To selfie or not to selfie - The tale of trying something and being selfie shamed for it...
Updated: Jul 18, 2020
At the beginning of self isolation in America I took the above picture. My friend April had posted a selfie on her instagram page and when many of us commented how awesome it was, she challenged us to do one as well. I was intrigued.
I'm the first to admit that I have selfie confusion... that's right, I would often get perplexed while scrolling through travel images, finding the majority of images I came across were of people who posted a picture of themself in a bikini and didn't showcase much of the location they were in. If I was looking up Hawaii I expected to see some skin but I'd run across it in every location, sometimes without even a piece of the sky or land they talked about in their post. While these didn't inspire me much as a photographer, there were a few explorers that mixed humans in natural landscapes that helped me imagine what it was like to be there. The world of selfies seemed endless, but one thing was clear, they are here to stay.
My idea for life in self isolation was born.
Originally the project was unstructured. As temperatures warmed, and I decided what to do with my free time each day, I found myself on my patio time and time again experiencing my life, and coming back to old habits and projects I either had put down while I was busy, or still constantly do with gusto. I started shooting these moments as a way to capture this human experience- through me. It became a timeline and social commentary on what it is like to isolate, how my patio grows around me, and all the many things I'm experiencing while not truly leaving my self isolation bubble.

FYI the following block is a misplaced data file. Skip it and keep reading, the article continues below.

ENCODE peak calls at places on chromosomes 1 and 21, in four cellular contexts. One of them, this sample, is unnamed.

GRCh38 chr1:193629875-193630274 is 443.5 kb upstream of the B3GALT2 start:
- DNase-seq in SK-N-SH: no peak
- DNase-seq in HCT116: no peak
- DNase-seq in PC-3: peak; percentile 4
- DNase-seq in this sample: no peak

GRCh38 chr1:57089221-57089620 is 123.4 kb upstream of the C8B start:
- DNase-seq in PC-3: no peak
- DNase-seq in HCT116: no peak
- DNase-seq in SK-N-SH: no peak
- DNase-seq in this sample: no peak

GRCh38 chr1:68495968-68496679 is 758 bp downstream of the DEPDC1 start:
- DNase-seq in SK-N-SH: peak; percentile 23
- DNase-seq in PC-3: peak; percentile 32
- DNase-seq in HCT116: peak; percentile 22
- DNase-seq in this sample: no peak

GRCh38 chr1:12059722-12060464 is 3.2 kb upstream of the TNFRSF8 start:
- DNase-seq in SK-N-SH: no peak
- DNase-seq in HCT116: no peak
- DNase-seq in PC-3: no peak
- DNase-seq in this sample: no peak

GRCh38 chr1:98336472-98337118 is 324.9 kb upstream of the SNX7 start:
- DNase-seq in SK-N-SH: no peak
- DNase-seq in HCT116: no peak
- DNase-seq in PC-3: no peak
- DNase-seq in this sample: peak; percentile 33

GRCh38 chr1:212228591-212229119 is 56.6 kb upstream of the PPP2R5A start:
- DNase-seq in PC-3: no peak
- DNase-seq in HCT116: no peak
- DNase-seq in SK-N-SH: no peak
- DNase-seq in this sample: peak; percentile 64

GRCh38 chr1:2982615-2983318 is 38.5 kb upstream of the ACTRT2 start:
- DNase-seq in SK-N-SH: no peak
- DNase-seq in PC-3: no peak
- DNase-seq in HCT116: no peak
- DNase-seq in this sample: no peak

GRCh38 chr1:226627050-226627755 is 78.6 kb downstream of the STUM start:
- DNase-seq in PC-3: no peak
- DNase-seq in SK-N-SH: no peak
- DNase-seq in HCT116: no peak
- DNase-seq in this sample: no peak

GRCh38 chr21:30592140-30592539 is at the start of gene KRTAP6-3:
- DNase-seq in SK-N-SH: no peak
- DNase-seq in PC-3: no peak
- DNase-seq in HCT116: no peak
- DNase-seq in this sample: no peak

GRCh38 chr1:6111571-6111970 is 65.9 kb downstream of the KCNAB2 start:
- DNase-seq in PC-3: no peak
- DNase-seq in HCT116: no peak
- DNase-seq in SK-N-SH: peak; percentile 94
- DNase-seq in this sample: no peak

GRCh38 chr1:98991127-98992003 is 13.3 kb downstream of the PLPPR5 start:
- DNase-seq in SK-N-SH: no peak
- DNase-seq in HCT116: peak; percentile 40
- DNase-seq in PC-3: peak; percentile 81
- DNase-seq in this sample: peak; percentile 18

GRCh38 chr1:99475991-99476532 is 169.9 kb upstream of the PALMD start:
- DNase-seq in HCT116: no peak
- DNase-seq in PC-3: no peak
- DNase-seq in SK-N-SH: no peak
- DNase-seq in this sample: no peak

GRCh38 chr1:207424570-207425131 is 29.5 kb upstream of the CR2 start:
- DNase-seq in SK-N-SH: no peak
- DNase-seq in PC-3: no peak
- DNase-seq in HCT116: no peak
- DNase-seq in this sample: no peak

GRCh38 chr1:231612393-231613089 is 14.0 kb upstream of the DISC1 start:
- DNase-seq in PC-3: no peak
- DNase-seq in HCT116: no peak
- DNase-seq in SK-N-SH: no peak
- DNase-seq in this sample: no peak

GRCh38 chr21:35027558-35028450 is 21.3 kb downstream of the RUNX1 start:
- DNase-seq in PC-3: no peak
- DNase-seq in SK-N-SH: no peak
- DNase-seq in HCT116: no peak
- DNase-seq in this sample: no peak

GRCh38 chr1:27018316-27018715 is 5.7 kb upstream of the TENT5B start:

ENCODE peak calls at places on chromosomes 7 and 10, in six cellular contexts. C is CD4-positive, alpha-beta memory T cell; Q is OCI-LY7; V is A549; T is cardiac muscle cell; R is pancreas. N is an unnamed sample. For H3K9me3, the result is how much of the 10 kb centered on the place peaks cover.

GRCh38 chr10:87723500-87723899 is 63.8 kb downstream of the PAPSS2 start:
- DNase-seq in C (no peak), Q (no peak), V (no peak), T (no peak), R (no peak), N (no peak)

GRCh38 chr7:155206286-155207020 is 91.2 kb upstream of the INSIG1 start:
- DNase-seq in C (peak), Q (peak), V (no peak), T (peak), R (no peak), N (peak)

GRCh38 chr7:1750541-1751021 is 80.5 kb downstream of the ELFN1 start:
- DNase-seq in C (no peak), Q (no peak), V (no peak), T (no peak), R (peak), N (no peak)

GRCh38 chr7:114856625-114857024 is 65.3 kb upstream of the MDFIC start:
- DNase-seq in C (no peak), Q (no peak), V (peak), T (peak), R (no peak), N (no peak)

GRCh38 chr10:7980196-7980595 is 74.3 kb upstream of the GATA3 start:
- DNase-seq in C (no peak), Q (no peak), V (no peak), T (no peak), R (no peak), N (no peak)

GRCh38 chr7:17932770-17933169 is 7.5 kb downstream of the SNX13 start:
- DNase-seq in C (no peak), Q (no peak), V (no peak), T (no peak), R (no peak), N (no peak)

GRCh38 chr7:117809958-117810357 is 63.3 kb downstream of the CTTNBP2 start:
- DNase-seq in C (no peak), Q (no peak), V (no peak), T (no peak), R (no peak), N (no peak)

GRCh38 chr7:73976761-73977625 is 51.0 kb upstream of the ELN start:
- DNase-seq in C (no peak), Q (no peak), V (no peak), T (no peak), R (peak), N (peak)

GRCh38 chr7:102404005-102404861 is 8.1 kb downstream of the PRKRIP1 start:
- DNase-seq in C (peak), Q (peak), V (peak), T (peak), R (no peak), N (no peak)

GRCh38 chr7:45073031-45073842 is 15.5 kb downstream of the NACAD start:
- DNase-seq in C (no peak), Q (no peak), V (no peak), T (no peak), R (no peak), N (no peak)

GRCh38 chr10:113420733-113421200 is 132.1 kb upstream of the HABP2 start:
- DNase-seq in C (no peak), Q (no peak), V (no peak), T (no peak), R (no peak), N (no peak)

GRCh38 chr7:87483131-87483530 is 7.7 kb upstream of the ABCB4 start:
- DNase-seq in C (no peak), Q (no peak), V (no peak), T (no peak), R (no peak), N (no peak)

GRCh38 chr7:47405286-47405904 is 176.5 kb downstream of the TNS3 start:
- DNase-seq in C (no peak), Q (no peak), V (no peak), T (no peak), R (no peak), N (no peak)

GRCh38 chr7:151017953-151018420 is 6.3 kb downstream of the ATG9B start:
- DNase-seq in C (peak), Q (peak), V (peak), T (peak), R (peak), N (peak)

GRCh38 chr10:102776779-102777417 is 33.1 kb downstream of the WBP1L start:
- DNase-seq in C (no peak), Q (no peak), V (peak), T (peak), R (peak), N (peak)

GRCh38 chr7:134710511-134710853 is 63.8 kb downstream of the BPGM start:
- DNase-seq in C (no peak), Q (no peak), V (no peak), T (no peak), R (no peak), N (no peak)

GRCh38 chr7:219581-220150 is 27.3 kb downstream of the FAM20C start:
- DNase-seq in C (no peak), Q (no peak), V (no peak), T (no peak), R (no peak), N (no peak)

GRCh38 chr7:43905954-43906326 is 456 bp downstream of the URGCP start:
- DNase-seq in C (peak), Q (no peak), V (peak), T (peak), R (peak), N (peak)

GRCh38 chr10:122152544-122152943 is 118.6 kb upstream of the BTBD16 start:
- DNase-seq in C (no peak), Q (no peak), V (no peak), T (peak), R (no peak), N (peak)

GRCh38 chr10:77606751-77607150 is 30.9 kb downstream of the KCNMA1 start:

I made rules for myself- that I could put the shutter on constant and take as many images as possible, but that I only could do it for one minute. Whatever I captured, I captured, this wasn't a beauty challenge. I also had to have authentically been doing the activity on my patio to shoot it. I set about to showcase COVID as naturally for me as I could, providing a small window into what one person's experiences were separated from the world just off her deck.
When you put yourself on the internet you are bound to get some kind of reaction. Some people have notifications turned on, or constantly check in with a post to see if people have looked or how they are responding. I'm a bit of the opposite. I use platforms like this to create art and most days, unless someone is emailing me about a photo shoot, I never read comments, see likes, or look back again on the things I've created. I post to put a raw piece of myself into the world as a cathartic experience in the hope that someone out there might read it or see it and benefit from it. I follow the work and read the posts of many people that jump-start my creativity... and if one person feels that way about me, if they go off and create because of something I've said or shown, I feel like my art has served it's purpose. First and foremost though, art is for you... and I take my art seriously in this way. I create personal art for me.